Feeling anxious? Is this normal?

By Zaakirah Mohamed

Educational Psychologist

Anxiety is a normal human emotion, and we all feel anxious from time to time.  Mild Anxiety is required when we need to survive in dangerous situations, as well as to motivate us with every day challenges and objectives.  Experiencing mild anxiety may help you become more alert on facing challenging or threatening circumstances. Stressful situations such as meeting tight deadlines or important social obligations often make us scared.  However when this normal emotion develops into an anxiety disorder it then disrupts your overall daily functioning, as well as your physical and mental well-being. It affects how we feel, how we act in response to it and it can have frightening unexplained physical and mental symptoms which can be very disabling for the sufferer.

So when do you know you are experiencing an anxiety disorder? The frequency and intensity of anxiety can be overwhelming. If left untreated, anxiety disorders can have severe consequences. For example, some people who suffer from recurring panic attacks avoid any situation that they fear may trigger an attack. Such avoidance behaviour may create problems by conflicting with job requirements, family obligations or other basic activities of daily living.

 

  • Your response is inappropriate to the situation

  • When anxiety interferes with your normal functioning

  • You experience excessive anxiety

  • Feelings of apprehension or fear

  • You are not always aware or recognize the source of where the anxiety originated from

  • You cannot control your response

Fortunately, the majority of people with an anxiety disorder improve considerably by getting effective psychological treatment. People who suffer from an untreated anxiety disorder often also suffer from other psychological disorders, such as depression, and they have a greater tendency to abuse alcohol and other drugs. Their relationships with family members, friends and coworkers may become very strained. And their job performance may decline.

 

The most popular treatments are:

  • Cognitive-Behavioral Therapy

    • Systematic exposure to anxiety-provoking situations, objects/thoughts

    • Learning to substitute positive behaviours and thoughts for negative ones

    • Learning new coping skills – relaxation exercises, controlled breathing, journaling

  • Medication

    • Reduces symptoms of anxiety disorders by influencing brain chemistry

  • Psychotherapy

  • Family Therapy

 

Tips for the sufferer

  • Consult GP, Psychologist & Psychiatrist

  • Contact relevant organisations such as SADAG

  • Educate oneself on Anxiety Disorders

  • Join/Start a Support Group

  • Establish Social Support System

  • Join Internet Discussion Groups

  • Lead a Healthy Lifestyle:

    • Use alcohol and other medication in moderation

    • Eat healthy

    • Exercise

    • Get enough rest

  • Controlled breathing technique

    • Practice it when you are relaxed so that you can do it whenever you need to.
      Sit upright; if possible.Sitting upright is usually better than lying down, or 'slouching', as it can increase the capacity of your lungs to fill with air.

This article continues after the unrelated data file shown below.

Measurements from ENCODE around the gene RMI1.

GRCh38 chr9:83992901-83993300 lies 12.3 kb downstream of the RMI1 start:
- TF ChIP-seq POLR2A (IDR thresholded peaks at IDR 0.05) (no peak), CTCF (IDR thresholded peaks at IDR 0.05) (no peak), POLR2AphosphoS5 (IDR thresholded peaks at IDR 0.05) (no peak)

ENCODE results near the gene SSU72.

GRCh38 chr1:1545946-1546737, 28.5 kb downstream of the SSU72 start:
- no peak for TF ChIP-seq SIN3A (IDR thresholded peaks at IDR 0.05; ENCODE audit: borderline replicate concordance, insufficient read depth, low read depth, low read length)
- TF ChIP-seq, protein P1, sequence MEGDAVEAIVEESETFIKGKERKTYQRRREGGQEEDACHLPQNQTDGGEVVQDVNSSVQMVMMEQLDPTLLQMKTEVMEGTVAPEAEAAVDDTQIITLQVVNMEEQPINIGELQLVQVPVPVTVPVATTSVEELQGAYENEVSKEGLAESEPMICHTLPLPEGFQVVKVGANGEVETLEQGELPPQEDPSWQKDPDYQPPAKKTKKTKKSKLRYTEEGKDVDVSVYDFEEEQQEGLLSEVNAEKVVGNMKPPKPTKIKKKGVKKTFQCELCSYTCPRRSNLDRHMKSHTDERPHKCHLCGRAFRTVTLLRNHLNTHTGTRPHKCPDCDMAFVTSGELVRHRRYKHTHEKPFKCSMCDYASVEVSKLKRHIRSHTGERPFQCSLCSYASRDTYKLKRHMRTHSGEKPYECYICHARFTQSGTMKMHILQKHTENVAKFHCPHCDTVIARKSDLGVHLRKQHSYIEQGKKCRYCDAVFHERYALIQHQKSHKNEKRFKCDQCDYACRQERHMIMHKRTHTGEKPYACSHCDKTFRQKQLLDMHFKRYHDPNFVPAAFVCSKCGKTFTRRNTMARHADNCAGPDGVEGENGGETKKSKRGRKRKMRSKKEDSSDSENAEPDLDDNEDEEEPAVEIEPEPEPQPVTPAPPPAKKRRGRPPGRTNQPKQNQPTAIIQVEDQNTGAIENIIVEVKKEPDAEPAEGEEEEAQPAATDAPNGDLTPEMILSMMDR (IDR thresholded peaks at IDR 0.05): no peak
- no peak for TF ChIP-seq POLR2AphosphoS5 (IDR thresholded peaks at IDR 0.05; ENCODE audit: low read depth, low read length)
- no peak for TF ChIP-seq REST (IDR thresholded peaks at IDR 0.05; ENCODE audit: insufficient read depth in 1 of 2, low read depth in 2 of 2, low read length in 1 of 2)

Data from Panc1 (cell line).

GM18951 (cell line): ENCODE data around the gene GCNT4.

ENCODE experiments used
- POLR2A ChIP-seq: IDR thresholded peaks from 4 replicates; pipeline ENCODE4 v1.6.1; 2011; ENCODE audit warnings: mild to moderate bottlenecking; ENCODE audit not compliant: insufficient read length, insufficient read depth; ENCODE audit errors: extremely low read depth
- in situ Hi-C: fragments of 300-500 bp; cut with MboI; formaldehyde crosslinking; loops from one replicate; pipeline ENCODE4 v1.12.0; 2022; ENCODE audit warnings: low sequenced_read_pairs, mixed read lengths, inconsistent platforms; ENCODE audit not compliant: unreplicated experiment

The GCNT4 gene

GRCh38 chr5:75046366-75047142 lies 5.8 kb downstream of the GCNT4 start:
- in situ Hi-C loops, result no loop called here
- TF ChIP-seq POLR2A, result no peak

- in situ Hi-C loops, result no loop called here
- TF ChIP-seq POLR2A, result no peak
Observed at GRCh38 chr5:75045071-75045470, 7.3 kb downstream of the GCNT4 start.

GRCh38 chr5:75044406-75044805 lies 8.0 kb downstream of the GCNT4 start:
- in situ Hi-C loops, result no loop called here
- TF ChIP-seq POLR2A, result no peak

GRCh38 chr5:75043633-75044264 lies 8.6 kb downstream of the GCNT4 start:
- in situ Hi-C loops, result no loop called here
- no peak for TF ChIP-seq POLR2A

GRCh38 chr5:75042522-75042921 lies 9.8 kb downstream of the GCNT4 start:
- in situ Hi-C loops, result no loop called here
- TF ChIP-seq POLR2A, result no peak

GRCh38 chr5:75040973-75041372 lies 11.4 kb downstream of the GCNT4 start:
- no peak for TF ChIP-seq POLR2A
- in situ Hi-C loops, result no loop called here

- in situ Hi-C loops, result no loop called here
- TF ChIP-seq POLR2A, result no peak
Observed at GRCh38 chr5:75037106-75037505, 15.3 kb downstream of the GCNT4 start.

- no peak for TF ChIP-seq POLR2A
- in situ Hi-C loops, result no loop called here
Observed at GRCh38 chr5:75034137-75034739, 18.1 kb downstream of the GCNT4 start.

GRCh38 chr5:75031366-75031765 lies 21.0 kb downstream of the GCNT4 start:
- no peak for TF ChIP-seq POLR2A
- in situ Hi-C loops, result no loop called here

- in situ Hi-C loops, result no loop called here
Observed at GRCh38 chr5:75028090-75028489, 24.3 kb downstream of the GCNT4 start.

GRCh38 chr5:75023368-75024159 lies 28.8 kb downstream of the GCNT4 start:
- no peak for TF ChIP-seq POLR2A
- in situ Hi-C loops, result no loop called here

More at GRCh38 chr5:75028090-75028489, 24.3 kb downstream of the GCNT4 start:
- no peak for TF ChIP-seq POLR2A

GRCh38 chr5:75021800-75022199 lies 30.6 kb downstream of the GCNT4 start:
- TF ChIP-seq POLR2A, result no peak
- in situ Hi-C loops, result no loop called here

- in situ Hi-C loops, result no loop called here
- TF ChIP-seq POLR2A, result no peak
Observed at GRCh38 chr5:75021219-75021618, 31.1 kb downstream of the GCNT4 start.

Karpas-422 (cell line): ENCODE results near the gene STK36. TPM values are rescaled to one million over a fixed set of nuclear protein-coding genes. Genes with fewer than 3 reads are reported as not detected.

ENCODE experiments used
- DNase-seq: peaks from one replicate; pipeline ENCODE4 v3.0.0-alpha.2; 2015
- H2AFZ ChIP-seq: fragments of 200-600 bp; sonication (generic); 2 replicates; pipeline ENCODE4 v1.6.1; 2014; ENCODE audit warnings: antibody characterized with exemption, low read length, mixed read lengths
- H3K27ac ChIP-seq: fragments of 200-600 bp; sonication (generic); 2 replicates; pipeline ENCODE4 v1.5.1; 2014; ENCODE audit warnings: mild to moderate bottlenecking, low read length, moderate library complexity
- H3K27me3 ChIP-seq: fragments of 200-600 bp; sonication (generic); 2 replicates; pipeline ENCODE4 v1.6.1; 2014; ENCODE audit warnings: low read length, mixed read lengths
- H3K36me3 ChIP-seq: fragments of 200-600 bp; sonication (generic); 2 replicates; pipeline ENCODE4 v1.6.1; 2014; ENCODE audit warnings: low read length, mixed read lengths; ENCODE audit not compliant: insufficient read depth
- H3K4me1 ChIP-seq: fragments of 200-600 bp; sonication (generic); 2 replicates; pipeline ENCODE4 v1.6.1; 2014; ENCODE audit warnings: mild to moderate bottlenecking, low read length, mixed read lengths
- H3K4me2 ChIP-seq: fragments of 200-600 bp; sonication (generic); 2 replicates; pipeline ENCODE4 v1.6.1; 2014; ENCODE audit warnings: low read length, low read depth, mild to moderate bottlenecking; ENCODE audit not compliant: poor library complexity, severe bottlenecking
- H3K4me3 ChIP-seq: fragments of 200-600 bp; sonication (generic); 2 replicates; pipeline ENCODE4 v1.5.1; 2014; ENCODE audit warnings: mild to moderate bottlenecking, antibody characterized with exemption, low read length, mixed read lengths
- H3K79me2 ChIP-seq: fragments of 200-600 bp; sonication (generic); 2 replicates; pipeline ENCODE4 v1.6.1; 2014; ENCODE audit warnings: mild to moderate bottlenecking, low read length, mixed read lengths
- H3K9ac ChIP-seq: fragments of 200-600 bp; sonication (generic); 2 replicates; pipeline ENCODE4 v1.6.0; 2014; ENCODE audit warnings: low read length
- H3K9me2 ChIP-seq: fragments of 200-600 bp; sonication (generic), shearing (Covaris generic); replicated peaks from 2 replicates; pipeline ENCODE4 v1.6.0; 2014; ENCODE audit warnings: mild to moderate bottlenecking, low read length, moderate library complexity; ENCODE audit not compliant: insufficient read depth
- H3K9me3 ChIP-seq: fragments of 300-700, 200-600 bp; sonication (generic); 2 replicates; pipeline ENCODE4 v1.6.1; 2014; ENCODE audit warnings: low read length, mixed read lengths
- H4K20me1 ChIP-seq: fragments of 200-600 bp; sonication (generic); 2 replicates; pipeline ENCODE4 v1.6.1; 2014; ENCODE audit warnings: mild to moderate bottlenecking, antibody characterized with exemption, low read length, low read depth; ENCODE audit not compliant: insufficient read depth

• Control the rate of your breathing
      If possible, breathe in through your nose and out through your mouth in a steady rhythm. Try to make your breath out twice as long as your breath in. This helps to empty your lungs of old air, and to make as much room in your lungs for fresh oxygen-rich air. To do this you may find it helpful to count "one" as you breath in, and "two, three" as you breathe out.

    • If possible, mainly use your diaphragm (lower chest muscle) to breathe.
      Your diaphragm is the big muscle under the lungs. It pulls the lungs downwards which expand the airways to allow air to flow in. When we become breathless we tend to forget to use this muscle, and often use the muscles at the top of the chest and our shoulders instead. Each breath is shallower if you use these upper chest muscles. So, you tend to breathe faster and feel more breathless if you use your upper chest muscles rather than your diaphragm.

    • You can check if you are using your diaphragm by feeling just below your breastbone (sternum) at the top of your abdomen. If you give a little cough, you can feel the diaphragm push out here. If you hold your hand here you should feel it move in and out as you breathe.

    • Try to relax your shoulders and upper chest muscles when you breathe
      It is best to 'take the weight' off your shoulders by supporting your arms on the side-arms of a chair, or on your lap. Gentle massage of your shoulders by a friend or relative may help you to relax. They can stand behind your chair and gently rub your shoulders and encourage you to relax.

    • Try to relax your mind too
      Anxiety can make breathing problems worse. So, if possible, try to distract your mind when you are short of breath. For example, shut your eyes and try to concentrate on pleasant, peaceful thoughts. Some people find it easier to distract their mind by watching TV, or listening to music. If persistent anxiety is a problem which you think is making your breathing worse, and then see your doctor. He or she may be able to advice on relaxation exercises or other treatments for anxiety.

 

Help and Support for others

  • Get educated on Anxiety Disorders

  • Go for own therapy if necessary

  • Start support group & social support

  • Give time to yourself

  • Support sufferer with:

    • Sticking with medication

    • Encourage to go to therapy

    • Assist sufferer with CBT ‘homework’

    • Be patient & understanding with his/her behaviour & disorder

 

For treatment of anxiety disorders or support needed when dealing with an individual who suffers from anxiety please contact Zaakirah on 0837755166

© Zaakirah Mohamed | HPCSA  PR NO: 0525855 | PS 0122700

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